Vulvovaginal Candidiasis


10
Vulvovaginal Candidiasis


Gulshan Sethi


Vulvovaginal candidiasis (VVC) is a very common problem and one that many women will treat with over‐the‐counter preparations without seeking medical advice.


Epidemiology


Candidiasis is the second most common vaginal infection in the Western hemisphere after bacterial vaginosis [1]. Candida species are recognised as part of the normal endogenous yeast microbiota of the vulva and vagina in women of childbearing age and can be routinely isolated in up to 50% of women [2]. Approximately 75% of women of reproductive age will experience at least one episode of Candida vulvovaginitis in their lifetime [3]. However, 10–20% of women with positive vaginal cultures for Candida will be asymptomatic [4]. VVC is rare before menarche and has its highest incidence in the third and fourth decades.


Pathophysiology


Candida albicans is responsible for almost 90% of symptomatic episodes of vulvovaginitis [5]. C. albicans is an ovoid, budding yeast, which, under the microscope, may be seen as spores or hyphae (Figure 10.1). Other Candida species such as C. glabrata, C. tropicalis, C. parapsilosis, and C. krusei may also cause symptoms and may be resistant to conventional anti‐candidal preparations.


There is little evidence to suggest that modification of carbohydrate intake has any impact on the incidence of VVC in non‐diabetic women [6,7]. Although most women report an increase in the frequency of VVC coincident with the onset of sexual activity, it is not considered to be a sexually transmitted disease. Treatment of the male partners of women with VVC does not prevent infection in women.

Photo depicts c. albicans spores and hyphae.

Figure 10.1 C. albicans spores and hyphae.


Source: Published in Wisdom, A. and Hawkins, D. (1997) Diagnosis in Color: Sexually Transmitted Diseases, 2nd edn. Mosby‐Wolfe, London; slide 251, p. 148, © Elsevier 1997.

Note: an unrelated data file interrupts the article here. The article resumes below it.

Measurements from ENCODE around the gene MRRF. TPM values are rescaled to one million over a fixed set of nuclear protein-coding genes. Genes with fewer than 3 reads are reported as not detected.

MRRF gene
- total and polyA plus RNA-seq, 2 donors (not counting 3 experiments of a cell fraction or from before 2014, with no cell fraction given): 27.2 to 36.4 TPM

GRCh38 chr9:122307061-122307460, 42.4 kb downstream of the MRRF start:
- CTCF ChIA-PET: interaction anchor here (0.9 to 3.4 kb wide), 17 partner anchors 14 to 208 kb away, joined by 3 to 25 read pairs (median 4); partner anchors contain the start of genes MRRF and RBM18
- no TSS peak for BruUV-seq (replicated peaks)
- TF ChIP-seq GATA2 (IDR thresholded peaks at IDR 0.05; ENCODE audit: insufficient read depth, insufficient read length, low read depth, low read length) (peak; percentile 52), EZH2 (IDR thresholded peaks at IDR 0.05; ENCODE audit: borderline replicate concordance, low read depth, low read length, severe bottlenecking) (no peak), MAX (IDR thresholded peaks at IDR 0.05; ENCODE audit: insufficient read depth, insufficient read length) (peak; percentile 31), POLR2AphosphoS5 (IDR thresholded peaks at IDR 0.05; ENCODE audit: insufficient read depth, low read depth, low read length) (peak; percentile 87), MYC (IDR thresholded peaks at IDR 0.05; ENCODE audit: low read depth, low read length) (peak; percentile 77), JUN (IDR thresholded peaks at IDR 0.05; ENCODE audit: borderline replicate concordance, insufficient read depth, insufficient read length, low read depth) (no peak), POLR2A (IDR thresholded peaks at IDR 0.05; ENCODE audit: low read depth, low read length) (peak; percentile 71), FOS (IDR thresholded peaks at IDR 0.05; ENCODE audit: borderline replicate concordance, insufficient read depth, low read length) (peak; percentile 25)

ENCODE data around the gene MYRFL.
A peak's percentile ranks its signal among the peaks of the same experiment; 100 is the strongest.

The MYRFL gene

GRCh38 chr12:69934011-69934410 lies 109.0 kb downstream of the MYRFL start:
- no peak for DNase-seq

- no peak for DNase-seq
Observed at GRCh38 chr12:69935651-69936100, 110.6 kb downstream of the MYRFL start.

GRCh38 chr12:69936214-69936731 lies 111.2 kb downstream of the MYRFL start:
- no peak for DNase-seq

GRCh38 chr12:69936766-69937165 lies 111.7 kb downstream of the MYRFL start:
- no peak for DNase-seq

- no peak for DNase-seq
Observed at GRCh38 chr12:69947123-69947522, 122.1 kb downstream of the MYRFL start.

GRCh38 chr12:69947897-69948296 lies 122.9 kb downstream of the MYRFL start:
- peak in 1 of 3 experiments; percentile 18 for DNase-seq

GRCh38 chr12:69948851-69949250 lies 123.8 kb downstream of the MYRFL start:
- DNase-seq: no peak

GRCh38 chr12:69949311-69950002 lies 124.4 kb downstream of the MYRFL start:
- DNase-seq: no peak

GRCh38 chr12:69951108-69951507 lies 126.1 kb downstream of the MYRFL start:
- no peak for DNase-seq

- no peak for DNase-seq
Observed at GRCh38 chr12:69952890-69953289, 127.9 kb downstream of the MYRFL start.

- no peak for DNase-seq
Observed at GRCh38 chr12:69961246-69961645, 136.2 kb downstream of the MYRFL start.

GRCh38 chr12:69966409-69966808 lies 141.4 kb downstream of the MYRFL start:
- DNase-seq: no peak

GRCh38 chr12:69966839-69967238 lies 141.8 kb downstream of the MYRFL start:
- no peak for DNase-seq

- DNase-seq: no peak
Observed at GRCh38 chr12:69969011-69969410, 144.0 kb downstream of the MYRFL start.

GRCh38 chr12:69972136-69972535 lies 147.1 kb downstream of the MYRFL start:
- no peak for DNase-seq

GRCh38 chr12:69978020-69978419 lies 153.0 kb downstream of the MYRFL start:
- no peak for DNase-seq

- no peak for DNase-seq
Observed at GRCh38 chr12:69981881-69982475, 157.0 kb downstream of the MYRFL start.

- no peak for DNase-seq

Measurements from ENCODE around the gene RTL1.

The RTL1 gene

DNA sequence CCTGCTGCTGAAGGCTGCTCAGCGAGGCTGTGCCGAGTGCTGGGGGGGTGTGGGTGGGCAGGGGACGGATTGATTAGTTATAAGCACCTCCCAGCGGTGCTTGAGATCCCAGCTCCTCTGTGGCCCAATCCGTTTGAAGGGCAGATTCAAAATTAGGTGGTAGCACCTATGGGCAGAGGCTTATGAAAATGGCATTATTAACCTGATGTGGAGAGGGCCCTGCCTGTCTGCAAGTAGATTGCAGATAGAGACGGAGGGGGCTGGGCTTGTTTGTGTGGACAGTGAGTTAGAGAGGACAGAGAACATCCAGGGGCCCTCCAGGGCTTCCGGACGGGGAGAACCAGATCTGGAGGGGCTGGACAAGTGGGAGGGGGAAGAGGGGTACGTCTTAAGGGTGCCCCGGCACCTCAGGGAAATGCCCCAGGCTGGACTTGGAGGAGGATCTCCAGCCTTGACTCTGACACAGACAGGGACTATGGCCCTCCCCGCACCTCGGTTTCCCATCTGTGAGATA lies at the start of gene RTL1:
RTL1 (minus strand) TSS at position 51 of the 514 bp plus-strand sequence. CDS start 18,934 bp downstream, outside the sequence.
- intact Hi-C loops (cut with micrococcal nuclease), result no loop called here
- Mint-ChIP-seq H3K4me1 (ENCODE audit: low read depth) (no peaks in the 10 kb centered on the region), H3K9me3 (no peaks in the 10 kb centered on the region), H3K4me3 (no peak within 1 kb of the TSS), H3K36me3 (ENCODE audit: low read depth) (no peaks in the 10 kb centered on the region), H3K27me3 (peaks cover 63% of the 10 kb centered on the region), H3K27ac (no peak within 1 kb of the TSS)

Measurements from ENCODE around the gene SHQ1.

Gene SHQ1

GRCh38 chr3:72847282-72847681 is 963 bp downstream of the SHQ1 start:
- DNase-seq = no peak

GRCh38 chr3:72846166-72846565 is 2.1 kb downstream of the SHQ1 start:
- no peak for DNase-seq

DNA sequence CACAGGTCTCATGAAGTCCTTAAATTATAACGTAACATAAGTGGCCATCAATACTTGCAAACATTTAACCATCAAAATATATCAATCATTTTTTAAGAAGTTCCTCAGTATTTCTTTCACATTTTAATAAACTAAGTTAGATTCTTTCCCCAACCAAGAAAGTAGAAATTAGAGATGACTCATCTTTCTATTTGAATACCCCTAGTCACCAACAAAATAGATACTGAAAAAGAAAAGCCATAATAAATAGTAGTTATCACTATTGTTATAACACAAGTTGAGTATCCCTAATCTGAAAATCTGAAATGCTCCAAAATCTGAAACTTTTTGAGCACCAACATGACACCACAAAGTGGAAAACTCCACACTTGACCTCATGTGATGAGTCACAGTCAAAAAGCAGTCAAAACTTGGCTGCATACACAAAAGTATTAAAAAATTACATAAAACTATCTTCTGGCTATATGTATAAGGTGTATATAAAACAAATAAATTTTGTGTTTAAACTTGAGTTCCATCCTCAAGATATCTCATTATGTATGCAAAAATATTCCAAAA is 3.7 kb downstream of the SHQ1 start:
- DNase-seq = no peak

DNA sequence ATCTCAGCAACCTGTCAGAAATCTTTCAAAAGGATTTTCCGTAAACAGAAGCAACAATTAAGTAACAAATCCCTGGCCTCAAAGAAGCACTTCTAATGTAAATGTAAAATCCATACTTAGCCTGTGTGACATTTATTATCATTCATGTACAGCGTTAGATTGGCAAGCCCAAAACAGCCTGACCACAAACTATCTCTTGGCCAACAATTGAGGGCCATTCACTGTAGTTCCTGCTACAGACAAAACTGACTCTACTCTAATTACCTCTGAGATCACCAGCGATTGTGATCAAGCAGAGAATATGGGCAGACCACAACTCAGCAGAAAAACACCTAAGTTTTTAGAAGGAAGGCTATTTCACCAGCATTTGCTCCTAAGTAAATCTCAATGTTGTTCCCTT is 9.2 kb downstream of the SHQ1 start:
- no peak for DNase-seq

Clinical features


The predominant symptom of VVC is pruritus. This may be intense and is usually accompanied by a thick, ‘cottage‐cheese’ like discharge which generally does not have an odour. Burning, dysuria, and superficial dyspareunia are also common. In women with vulvovaginitis, individual symptoms and signs of vaginitis in the absence of laboratory tests are unreliable diagnostic indicators of candidiasis [8]. Several studies have shown that a presumed diagnosis of Candida vulvovaginitis in women with symptoms of pruritus, burning, and discharge is inaccurate in 30% of women and leads to inappropriate treatment [9,10]. It is therefore ideal to confirm the diagnosis with swabs.


There may be erythema and swelling of the vulva with excoriation and fissuring. A thick cheesy discharge may be seen at the introitus. Some patients develop severe inflammatory change which can spread out to the labia (Figure 10.2). Speculum examination reveals erythema of the vaginal walls with adherent plaques of white exudate. Erythema may extend outwards and involve the perineum and perianal area.


Diagnosis


Measurement of the pH of vaginal secretions may be helpful in distinguishing VVC from other causes of vulvovaginitis, as it is generally normal in VVC. In other infections such as trichomoniasis, the pH is raised. Light microscopy of a gram‐stained vaginal smear demonstrates the presence of yeasts in approximately 65–68% of patients with symptomatic VVC [11,12]. A vaginal swab should be sent for fungal culture using Sabouraud’s medium.

Photo depicts acute candidiasis with inflammation.

Figure 10.2 Acute candidiasis with inflammation.


Differential diagnosis


There is a wide differential for VVC which includes infective and non‐infective causes. These are listed in Table 10.1. It is also important to remember that candidiasis can coexist with dermatoses, especially psoriasis.


Complications


Recurrent vulvovaginal candidiasis


Recurrent VVC is defined as four or more episodes of microbiologically proven infection in a year [13]. Many women with other recurrent or persistent vulval conditions such as genital herpes and dermatoses are wrongly diagnosed with recurrent VVC and therefore treated inappropriately. The causes of recurrent VVC are unclear but appear more often to be related to abnormal host factors rather than a particularly virulent or resistant organism [14]

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Nov 10, 2022 | Posted by in GYNECOLOGY | Comments Off on Vulvovaginal Candidiasis
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